Wednesday, March 22, 2006
Specific Acting in Looney Tunes-Duck Twacy
While we're on the subject of specific acting you might wonder where I got the idea to do it in cartoons.
Specific acting is something we all take for granted in live action because each real actor is a live person who brings his or her own personality and observations of other humans to the screen or stage.
This is something all humans have naturally. Everyone you know has specific faces he makes and gestures she does etc...so we expect to see this kind of acting in our favorite TV shows and movies.
Most of us don't expect to see it in cartoons. Why? Because hardly anyone does it. Why? Because not very many artists ever thought of it and because it is hard to draw.
I accepted generic acting in cartoons when I was a kid, because I was so mesmerized by the sheer magic of drawings that were moving at all.
I started to become a bit more discerning when I was a teenager and I realized how much more sophisticated the Warner Bros. cartoons were than the other classics-particularly in how much more believable the characters were.
I found myself particularly attracted to Chuck Jones' cartoons and I noticed not only his slick drawing style, but also the unique expressions he drew.
I especially liked when he would invent an abstract expression that no human could actually do-like the famous "D-uh" take he draws where the two whites of the eyes are joined and one is bigger than the other. Thanks to Pat Lewis for finding me this frame below!
I used to copy all the funny expressions Jones did and talk to my friends about it. They thought I was a real weirdo let me tell you! Anyway, Jones' cartoons tend to be pose to pose, so whenever he invented some funny pose or expression, he would hold it long enough for you to notice it. That's cool!
When I was 20 I discovered Bob Clampett's cartoons and was instantly blown away by how much richer and more inventive they were than even my favorite cartoons of my childhood.
As a contrast to Jones' work, Clampett's cartoons are not pose to pose, they tend to be moving constantly. The amazing thing is that so much information is happening and yet it all reads - even without holding every idea!
He would have characters act and in a single sentence there would be a bunch of custom tailor made new and specific expressions to describe each inflection of the dialogue!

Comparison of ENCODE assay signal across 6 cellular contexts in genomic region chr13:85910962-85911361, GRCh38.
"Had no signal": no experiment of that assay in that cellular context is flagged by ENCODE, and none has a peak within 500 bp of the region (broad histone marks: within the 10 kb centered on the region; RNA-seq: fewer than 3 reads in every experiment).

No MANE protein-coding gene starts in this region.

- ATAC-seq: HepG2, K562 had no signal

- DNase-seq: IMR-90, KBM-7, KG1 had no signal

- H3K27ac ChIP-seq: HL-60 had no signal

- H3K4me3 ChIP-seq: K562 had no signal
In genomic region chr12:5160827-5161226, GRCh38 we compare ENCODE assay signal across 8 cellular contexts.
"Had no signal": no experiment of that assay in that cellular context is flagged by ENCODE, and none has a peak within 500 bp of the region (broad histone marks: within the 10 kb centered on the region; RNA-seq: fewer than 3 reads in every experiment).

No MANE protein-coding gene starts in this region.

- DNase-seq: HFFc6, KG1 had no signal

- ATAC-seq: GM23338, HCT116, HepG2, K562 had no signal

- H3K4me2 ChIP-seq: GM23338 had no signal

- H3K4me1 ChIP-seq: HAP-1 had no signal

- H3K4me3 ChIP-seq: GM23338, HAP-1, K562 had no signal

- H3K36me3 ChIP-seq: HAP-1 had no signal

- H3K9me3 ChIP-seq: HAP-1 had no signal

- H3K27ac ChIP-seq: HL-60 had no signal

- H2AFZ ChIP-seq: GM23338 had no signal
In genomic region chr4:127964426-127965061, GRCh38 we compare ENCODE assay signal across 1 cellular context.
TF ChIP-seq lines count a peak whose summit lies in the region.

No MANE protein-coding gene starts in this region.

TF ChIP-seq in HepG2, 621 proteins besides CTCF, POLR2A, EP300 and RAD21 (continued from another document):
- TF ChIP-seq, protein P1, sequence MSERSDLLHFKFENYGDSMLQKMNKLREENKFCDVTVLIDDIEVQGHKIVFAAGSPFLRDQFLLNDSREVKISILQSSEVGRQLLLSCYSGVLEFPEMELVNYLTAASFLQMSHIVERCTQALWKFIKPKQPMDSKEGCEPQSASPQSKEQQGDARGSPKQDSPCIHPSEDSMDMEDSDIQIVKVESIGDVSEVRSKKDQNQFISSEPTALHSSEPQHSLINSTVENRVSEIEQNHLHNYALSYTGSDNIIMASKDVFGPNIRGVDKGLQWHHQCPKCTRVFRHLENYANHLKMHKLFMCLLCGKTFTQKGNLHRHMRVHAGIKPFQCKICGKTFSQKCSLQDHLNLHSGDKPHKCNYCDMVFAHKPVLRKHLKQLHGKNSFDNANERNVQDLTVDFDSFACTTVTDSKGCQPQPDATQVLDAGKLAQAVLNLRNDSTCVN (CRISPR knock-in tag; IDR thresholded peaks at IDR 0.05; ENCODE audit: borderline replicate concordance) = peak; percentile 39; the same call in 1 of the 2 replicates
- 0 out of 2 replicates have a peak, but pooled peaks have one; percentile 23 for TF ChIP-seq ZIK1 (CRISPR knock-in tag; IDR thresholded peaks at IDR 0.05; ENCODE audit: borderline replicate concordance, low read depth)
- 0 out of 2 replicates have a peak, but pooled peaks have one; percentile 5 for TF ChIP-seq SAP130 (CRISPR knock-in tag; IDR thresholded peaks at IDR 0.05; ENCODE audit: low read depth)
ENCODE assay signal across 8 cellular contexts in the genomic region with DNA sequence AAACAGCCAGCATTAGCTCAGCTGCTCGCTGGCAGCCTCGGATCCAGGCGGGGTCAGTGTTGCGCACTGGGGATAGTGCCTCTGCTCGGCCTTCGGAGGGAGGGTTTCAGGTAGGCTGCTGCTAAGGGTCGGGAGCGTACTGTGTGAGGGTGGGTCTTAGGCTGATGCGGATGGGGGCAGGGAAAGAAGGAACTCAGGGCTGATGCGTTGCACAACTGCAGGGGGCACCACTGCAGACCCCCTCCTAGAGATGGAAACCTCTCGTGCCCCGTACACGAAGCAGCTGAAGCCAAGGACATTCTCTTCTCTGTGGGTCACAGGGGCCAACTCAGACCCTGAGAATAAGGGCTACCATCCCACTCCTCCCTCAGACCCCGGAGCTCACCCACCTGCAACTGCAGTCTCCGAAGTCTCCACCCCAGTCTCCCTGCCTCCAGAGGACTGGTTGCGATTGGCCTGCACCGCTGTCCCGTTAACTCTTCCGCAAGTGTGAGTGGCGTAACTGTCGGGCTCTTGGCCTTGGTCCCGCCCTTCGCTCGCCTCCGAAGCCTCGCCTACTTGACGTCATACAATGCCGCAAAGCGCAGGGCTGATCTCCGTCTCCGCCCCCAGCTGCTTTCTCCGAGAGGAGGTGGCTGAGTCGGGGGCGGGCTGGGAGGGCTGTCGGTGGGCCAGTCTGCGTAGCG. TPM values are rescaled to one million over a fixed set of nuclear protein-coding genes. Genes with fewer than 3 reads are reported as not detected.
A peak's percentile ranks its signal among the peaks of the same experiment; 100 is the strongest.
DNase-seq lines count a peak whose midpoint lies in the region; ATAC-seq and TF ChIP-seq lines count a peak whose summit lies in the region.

When I began freeze framing his cartoons a whole new world opened up to me. I realized why his cartoons were so exciting-something was happening on every frame! Not just bookended in the held poses. Clampett and his animators could control all this information and make you absorb it and understand it all. This is fantastic control-I can tell you from experience, it's really hard to do and back then no one else was doing it.
My pal Andrea, (Duck Dodgers) has done a great service to cartoon fans by posting still frames of classic cartoons all over his site.
Below are just a few frames from one scene of Bob Clampett's The Great Piggy Bank Robbery.
Note that the first frame is pretty normal looking.
This is animated by the great Rod Scribner. He uses every part of the drawing to get across subtle distinctions in the characters' mood at each instant of his acting.
He even changes the shape of the pupils during the animation to add color to the emotion.
This scene was one of the great revelations of my life!
Many of these expressions can't be described in words. I know what Daffy is feeling on the frame below but can't tell it to you. The picture speaks better than any words can.
Sometimes a duck has teeth, other times he doesn't. I remember an executive telling me to change a storyboard panel once because "ducks don't have teeth." It was a talking duck, by the way.
Look at the picture below sideways but don't let your Mom catch you.
That goes double for the one below! (I've seen this in real life many a time!)
Seeing Jones' cartoons and Clampett's cartoons gave me the idea to look not only at cartoons for acting ideas, but to look at real life, study actors and on top of all that even invent physically impossible expressions that can only be drawn.
I'm hooked on specific acting and can never go back.
Click the link below to see more of this scene, and if you scroll down the page fast it will animate! If you are a young cartoonist and want to learn fast, I suggest you copy these drawings and then go freeze frame more old cartoons from the 1940s and copy them over and over until you start to absorb all the great principles of the best cartoons ever made.
Hey Andrea, isn't there another close up scene of Daffy near this one that's even crazier?
"Hey, what's the matter with me? I'm Duck Twacy!"